The Absence of Ottoman, Islamic Europe in Edward W. Said’s Orientalism

Theory, Culture and Society 30 (1):99-121 (2013)

Abstract
Edward W. Said’s Orientalism has attained canonical status as the key study of the cultural politics of western representation of the East, specifically the imaginative geographies underwriting constructions such as the Middle East and the Islamic world. The Ottoman Empire overlapped both European and exteriorized Oriental space during much of the period that Said dealt with, yet while the existence of the empire is referred to in Said’s study, the theoretical implications of that presence for his critique of Orientalist discourse are not. The material presence of the Ottoman state, in the Arabic-speaking lands, but also crucially, and for a longer period, much of south-east Europe and Anatolia, highlights long-standing Oriental geopolitical and cultural agency in the face of unidirectional narratives of western encroachment. Attention to the specific discursive manoeuvres undertaken by the West to handle that disruptive, intrinsic Ottoman presence in Europe itself may add traction to the notion that the Orient was imagined as a radically exterior point of comparison. It is argued that the history of western representation of the Ottoman Empire constitutes a pre-Orientalist discourse, whose dual, perennial purpose is to make pragmatic accommodation for an Ottoman Oriental material presence in Europe yet never to fully acknowledge its discursive presence as being of Europe. I argue that by supplementing Said’s critique with a full consideration of the Ottoman legacy, a reformulation is possible that integrates the Islamic Orient as an intrinsic component of historically informed notions of European space, while dissolving notions of the absolute distinction of that latter construct from the wider milieus in which it is embedded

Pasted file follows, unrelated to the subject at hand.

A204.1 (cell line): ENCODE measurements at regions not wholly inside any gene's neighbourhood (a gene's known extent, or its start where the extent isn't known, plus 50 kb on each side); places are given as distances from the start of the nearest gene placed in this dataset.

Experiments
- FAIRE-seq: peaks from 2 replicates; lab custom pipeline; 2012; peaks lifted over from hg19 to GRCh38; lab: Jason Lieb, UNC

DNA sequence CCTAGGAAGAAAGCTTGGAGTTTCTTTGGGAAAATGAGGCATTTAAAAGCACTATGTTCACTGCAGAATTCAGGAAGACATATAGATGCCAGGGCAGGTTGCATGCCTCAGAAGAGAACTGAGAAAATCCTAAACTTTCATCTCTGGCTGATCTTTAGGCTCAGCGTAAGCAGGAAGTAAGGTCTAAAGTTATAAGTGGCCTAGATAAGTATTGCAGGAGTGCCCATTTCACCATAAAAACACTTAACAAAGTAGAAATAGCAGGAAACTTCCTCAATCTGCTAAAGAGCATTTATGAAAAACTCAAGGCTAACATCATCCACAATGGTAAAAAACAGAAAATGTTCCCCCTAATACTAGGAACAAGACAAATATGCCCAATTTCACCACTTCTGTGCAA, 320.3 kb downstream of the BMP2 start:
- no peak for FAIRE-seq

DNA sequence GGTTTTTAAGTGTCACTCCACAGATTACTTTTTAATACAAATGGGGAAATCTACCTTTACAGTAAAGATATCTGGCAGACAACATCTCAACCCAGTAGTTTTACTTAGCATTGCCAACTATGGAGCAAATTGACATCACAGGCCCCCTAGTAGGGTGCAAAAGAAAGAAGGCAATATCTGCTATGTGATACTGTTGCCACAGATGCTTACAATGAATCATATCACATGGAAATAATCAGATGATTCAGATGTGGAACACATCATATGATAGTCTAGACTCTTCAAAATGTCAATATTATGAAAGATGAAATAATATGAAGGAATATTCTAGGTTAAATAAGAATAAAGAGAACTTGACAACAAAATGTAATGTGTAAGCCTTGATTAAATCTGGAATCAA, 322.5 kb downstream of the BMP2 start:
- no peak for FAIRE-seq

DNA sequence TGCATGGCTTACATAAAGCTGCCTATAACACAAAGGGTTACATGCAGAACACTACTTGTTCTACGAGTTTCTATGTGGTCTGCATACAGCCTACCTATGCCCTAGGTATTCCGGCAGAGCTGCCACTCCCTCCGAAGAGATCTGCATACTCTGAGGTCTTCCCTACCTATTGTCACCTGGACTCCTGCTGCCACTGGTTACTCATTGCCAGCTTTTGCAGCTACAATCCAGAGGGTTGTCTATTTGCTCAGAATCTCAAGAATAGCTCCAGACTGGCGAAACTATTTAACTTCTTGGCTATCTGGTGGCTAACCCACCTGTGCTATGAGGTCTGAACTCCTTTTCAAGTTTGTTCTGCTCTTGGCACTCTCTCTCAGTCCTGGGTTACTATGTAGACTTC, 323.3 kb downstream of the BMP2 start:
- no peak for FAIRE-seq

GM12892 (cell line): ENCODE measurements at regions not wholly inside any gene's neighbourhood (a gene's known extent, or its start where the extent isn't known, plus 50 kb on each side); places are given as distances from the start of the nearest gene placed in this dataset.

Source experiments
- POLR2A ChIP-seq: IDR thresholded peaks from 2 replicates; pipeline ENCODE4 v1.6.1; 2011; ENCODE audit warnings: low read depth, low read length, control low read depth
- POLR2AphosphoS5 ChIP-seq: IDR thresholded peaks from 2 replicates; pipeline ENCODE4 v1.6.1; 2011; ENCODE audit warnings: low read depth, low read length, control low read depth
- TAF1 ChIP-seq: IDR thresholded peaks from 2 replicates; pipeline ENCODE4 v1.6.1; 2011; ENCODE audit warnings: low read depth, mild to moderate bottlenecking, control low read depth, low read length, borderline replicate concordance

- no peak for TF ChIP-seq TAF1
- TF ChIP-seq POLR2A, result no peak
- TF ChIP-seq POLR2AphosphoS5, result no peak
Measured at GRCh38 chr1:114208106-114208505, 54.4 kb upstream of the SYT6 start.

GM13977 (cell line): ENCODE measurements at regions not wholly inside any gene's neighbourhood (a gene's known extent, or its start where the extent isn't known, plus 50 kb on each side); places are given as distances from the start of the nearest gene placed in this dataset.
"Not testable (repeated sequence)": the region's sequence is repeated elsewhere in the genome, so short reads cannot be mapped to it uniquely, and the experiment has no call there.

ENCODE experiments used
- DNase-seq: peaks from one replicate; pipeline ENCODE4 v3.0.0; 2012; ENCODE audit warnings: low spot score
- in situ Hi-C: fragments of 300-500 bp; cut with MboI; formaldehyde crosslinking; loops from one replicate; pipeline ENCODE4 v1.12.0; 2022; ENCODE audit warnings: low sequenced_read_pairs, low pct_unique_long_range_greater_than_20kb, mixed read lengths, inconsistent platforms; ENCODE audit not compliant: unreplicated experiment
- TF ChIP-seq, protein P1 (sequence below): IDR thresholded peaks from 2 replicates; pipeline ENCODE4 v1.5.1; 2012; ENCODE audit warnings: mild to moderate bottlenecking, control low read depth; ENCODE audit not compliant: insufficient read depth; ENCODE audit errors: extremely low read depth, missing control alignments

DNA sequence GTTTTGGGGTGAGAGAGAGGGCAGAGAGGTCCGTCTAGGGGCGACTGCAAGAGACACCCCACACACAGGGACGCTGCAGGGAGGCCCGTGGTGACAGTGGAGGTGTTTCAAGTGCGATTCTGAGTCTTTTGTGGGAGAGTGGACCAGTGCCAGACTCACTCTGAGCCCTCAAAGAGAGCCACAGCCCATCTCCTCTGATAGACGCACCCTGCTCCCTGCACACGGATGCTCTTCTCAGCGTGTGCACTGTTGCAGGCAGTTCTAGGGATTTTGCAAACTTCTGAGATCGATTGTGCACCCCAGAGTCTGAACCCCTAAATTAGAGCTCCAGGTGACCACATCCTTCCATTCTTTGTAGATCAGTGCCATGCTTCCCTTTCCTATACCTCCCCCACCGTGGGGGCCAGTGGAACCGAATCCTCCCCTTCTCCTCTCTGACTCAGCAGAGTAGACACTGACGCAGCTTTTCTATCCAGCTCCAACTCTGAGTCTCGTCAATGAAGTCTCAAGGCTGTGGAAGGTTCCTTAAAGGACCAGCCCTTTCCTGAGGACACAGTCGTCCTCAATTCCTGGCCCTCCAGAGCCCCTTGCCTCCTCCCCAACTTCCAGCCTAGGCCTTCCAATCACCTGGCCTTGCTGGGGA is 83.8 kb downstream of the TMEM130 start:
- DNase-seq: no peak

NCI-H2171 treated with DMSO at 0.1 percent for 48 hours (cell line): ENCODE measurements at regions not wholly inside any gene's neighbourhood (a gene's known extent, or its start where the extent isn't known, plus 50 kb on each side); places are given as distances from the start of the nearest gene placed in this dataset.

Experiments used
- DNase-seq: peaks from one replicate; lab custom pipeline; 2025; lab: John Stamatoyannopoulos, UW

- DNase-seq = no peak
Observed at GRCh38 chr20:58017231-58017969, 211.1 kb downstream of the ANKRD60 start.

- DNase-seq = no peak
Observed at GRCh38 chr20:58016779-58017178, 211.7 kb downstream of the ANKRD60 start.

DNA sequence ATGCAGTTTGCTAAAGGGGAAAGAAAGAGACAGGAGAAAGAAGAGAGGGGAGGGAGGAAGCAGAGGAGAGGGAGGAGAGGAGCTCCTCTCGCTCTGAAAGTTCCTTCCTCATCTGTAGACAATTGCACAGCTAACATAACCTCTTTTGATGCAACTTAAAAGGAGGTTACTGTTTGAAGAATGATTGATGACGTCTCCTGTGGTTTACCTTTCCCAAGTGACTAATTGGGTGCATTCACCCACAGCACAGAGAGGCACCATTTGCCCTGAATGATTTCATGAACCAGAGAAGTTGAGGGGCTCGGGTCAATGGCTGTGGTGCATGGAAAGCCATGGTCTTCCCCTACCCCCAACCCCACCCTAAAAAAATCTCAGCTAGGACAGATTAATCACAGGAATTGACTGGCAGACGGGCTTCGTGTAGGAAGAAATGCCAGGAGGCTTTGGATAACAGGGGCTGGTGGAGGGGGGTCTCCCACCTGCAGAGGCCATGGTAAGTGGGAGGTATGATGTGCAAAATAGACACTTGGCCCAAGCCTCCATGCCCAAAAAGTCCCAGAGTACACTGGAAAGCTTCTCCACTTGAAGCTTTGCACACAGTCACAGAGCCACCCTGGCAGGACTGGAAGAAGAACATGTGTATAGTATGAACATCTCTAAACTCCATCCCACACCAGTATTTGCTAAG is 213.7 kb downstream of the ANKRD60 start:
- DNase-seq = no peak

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DOI 10.1177/0263276412456562
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References found in this work BETA

History of Madness.Michel Foucault - 2009 - Political Theory 37 (3):432-441.
Occidentalism and the Categories of Hegemonic Rule.Jonathan Friedman - 2009 - Theory, Culture and Society 26 (7-8):85-102.
East and West in Global History.J. Hobson - 2006 - Theory, Culture and Society 23 (2-3):408-410.
Edward W. Said: Overcoming Orientalism.B. Turner - 2004 - Theory, Culture and Society 21 (1):173-177.

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